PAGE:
With the onset of mobile revolution, most people have developed enough of a telephone style to get by. But still, there are some useful and effective phones skills that most people tend to overlook. It is not unusual to find people change their suppliers or vendors merely because they were treated rudely over the phone. In fact the biggest telephone offence is that the caller is treated as an annoyance and not as a welcomed guest.

People make the mistake of assuming that the other person would be always readily available over the phone. Since more than half the people are not there when you try to reach them, it would be a good idea to have a complete message prepared and ready before you call the other person. It would make your work easier in leaving a message.

To avoid phone foul-ups it would be prudent to be aware of background noise which may probably make the person at the other end unable to hear what you are saying. Do not be drinking or eating and talking on the phone at the same time as it would make the listener feel as if he or she is a second fiddle to a mug of tea or coffee. If you do, be careful to raise the receiver so your gulps are not amplified and transmitted.

Some people hung up the phone only to later realise that they forgot to raise an important issue. If there is an agenda to cover, it would be advisable to have ready a list of the topics that need to be discussed. Each topic can be crossed off after it is tackled.


Unlike face-to-face communication, where the other person can rely on facial expressions and gestures to interpret what the other person is trying to communicate, communication over the wires (as well as wireless) needs to be relied on the language. So, one has to be careful with his language, lest it is misinterpreted or misunderstood. Positive vibes should originate from your language; else a question may sound like an interrogation.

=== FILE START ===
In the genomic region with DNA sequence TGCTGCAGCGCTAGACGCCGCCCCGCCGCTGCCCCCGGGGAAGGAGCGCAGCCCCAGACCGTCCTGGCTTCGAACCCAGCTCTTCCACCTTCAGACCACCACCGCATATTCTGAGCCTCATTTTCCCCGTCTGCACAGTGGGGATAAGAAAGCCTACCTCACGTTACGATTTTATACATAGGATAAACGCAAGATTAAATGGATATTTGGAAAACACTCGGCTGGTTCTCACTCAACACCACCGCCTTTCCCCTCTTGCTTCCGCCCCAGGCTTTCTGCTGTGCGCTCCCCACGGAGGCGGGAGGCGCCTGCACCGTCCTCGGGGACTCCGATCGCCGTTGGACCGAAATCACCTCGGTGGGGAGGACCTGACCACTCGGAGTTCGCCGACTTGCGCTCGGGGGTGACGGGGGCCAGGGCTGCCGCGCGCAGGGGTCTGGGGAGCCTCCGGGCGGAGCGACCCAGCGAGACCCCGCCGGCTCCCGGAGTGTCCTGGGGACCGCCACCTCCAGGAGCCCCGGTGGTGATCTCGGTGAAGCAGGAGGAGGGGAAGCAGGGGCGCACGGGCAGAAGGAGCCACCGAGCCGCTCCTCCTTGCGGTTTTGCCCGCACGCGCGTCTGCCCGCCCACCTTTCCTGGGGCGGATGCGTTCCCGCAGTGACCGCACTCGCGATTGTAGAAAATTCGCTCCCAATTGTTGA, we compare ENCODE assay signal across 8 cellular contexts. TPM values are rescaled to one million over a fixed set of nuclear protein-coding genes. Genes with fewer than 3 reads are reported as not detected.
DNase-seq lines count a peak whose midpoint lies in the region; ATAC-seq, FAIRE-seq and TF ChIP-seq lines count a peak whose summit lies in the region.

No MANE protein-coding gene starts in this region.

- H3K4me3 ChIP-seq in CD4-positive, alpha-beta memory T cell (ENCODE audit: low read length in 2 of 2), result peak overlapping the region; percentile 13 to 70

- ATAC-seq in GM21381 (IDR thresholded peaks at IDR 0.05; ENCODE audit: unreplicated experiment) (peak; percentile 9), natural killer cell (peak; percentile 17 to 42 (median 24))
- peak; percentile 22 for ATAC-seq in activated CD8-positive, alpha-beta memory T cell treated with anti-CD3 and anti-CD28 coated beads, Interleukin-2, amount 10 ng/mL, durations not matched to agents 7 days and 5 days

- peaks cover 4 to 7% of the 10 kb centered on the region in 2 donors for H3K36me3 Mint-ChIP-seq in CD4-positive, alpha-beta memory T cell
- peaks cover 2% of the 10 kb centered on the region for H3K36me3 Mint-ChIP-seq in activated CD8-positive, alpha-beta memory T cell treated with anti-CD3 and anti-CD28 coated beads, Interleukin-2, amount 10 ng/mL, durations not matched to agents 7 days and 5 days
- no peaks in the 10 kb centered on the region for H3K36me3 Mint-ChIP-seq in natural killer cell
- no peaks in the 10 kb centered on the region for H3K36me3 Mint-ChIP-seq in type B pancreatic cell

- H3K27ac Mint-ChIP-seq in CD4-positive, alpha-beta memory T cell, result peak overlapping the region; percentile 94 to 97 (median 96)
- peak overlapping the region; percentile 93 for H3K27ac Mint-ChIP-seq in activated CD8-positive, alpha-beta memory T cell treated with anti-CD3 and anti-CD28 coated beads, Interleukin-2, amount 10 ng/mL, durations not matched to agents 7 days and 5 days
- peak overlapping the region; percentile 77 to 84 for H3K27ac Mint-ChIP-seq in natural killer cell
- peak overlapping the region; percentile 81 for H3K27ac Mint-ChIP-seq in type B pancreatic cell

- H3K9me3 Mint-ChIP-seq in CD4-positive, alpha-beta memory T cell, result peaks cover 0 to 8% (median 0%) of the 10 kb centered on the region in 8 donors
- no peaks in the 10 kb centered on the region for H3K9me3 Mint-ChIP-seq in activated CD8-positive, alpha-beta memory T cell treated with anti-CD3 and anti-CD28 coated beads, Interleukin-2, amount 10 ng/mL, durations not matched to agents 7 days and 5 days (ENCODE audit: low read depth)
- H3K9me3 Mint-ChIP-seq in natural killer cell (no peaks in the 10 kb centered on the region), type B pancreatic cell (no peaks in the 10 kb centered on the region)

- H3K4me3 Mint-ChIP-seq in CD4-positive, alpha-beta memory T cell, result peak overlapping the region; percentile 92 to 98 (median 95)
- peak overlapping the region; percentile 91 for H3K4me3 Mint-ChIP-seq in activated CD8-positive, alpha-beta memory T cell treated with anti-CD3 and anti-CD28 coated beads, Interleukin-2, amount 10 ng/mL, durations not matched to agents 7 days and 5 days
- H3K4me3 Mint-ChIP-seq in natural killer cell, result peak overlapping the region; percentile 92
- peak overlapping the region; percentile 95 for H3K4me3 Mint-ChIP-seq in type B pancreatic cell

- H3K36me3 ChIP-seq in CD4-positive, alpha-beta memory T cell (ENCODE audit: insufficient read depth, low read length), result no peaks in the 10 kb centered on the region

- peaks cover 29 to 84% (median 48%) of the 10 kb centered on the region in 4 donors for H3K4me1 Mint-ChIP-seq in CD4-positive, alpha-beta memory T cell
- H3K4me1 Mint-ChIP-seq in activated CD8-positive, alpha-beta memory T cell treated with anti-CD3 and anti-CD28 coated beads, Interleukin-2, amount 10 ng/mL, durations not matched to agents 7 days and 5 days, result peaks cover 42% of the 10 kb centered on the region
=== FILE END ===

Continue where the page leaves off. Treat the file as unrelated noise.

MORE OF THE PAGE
Pause in between a discussion is common and it shows that the other person is giving a thought to what you have just said. When there is a pause after the other person finishes speaking, do not jump right in and say something. Give the other person some time to make sure he has finished saying.

Allowing for a brief pause shows the other party that you are more concerned with what the other person is saying than you is with what you have to say. However, it should be kept in mind that pauses should be no longer than 2 seconds as people start getting nervous after that.

It is still true that the most beautiful sounds to a person’s ears are the utterance of his or her name. So, remember to mention your listener’s name when you can. In a subtle way, it would make the conversation seem a bit more personalised. It would almost seem as if you are communicating face-to-face. But do not go overboard as few things are more annoying than to hear someone mindlessly beginning every sentence with your name.


Lately, some people have developed a time-management mania that primarily strikes down frantic, harried people with poor time- management habits. In the process of breaking down their schedule to minutes, people have ended up with two full time-jobs instead of one they previously had.